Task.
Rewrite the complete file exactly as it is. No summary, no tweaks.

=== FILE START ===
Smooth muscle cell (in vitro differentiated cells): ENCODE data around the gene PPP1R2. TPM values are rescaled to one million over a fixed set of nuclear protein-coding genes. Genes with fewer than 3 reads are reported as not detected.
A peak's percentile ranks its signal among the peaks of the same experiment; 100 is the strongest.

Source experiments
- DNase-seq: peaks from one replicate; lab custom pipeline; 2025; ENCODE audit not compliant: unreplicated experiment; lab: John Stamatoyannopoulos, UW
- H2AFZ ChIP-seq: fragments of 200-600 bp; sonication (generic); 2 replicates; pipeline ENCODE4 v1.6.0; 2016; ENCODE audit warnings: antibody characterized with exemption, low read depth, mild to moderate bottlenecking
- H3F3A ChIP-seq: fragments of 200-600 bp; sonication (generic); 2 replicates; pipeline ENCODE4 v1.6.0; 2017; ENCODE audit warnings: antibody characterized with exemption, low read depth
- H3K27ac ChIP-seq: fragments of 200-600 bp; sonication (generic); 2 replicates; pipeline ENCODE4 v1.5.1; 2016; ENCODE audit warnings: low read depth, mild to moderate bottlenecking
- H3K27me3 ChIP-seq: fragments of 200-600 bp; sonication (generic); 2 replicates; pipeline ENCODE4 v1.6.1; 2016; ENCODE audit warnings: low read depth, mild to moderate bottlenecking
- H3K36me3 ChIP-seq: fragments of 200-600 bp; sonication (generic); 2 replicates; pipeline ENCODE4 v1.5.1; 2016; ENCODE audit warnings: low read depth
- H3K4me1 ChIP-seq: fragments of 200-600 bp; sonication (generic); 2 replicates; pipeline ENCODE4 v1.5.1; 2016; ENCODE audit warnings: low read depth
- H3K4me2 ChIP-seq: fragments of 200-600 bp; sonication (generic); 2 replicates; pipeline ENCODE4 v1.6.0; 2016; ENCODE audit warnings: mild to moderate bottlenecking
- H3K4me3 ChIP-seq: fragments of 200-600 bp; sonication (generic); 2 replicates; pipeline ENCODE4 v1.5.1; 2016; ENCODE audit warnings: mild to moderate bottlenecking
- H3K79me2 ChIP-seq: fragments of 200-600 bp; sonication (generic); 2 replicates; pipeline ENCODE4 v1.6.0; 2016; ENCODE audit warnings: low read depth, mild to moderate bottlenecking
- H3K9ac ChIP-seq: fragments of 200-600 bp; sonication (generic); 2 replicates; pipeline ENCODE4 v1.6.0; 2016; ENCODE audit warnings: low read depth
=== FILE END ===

Smooth muscle cell (in vitro differentiated cells): ENCODE data around the gene PPP1R2. TPM values are rescaled to one million over a fixed set of nuclear protein-coding genes. Genes with fewer than 3 reads are reported as not detected.
A peak's percentile ranks its signal among the peaks of the same experiment; 100 is the strongest.

Source experiments
- DNase-seq: peaks from one replicate; lab custom pipeline; 2025; ENCODE audit not compliant: unreplicated experiment; lab: John Stamatoyannopoulos, UW
- H2AFZ ChIP-seq: fragments of 200-600 bp; sonication (generic); 2 replicates; pipeline ENCODE4 v1.6.0; 2016; ENCODE audit warnings: antibody characterized with exemption, low read depth, mild to moderate bottlenecking
- H3F3A ChIP-seq: fragments of 200-600 bp; sonication (generic); 2 replicates; pipeline ENCODE4 v1.6.0; 2017; ENCODE audit warnings: antibody characterized with exemption, low read depth
- H3K27ac ChIP-seq: fragments of 200-600 bp; sonication (generic); 2 replicates; pipeline ENCODE4 v1.5.1; 2016; ENCODE audit warnings: low read depth, mild to moderate bottlenecking
- H3K27me3 ChIP-seq: fragments of 200-600 bp; sonication (generic); 2 replicates; pipeline ENCODE4 v1.6.1; 2016; ENCODE audit warnings: low read depth, mild to moderate bottlenecking
- H3K36me3 ChIP-seq: fragments of 200-600 bp; sonication (generic); 2 replicates; pipeline ENCODE4 v1.5.1; 2016; ENCODE audit warnings: low read depth
- H3K4me1 ChIP-seq: fragments of 200-600 bp; sonication (generic); 2 replicates; pipeline ENCODE4 v1.5.1; 2016; ENCODE audit warnings: low read depth
- H3K4me2 ChIP-seq: fragments of 200-600 bp; sonication (generic); 2 replicates; pipeline ENCODE4 v1.6.0; 2016; ENCODE audit warnings: mild to moderate bottlenecking
- H3K4me3 ChIP-seq: fragments of 200-600 bp; sonication (generic); 2 replicates; pipeline ENCODE4 v1.5.1; 2016; ENCODE audit warnings: mild to moderate bottlenecking
- H3K79me2 ChIP-seq: fragments of 200-600 bp; sonication (generic); 2 replicates; pipeline ENCODE4 v1.6.0; 2016; ENCODE audit warnings: low read depth, mild to moderate bottlenecking
- H3K9ac ChIP-seq: fragments of 200-600 bp; sonication (generic); 2 replicates; pipeline ENCODE4 v1.6.0; 2016; ENCODE audit warnings: low read depth